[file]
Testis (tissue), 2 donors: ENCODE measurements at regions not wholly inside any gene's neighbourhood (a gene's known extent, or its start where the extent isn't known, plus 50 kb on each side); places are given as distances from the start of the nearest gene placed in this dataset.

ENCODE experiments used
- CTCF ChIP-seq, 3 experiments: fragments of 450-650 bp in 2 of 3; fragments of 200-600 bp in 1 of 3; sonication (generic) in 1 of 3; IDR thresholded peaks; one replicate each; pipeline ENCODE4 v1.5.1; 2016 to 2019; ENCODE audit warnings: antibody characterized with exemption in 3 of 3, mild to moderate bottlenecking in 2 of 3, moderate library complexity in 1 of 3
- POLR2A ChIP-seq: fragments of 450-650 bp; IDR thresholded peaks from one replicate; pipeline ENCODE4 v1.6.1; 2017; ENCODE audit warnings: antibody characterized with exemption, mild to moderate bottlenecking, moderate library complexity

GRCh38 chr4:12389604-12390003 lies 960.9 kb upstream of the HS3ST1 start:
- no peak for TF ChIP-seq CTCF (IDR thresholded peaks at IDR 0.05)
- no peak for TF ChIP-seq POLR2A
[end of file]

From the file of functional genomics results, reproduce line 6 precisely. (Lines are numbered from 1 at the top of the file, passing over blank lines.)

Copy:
- no peak for TF ChIP-seq CTCF (IDR thresholded peaks at IDR 0.05)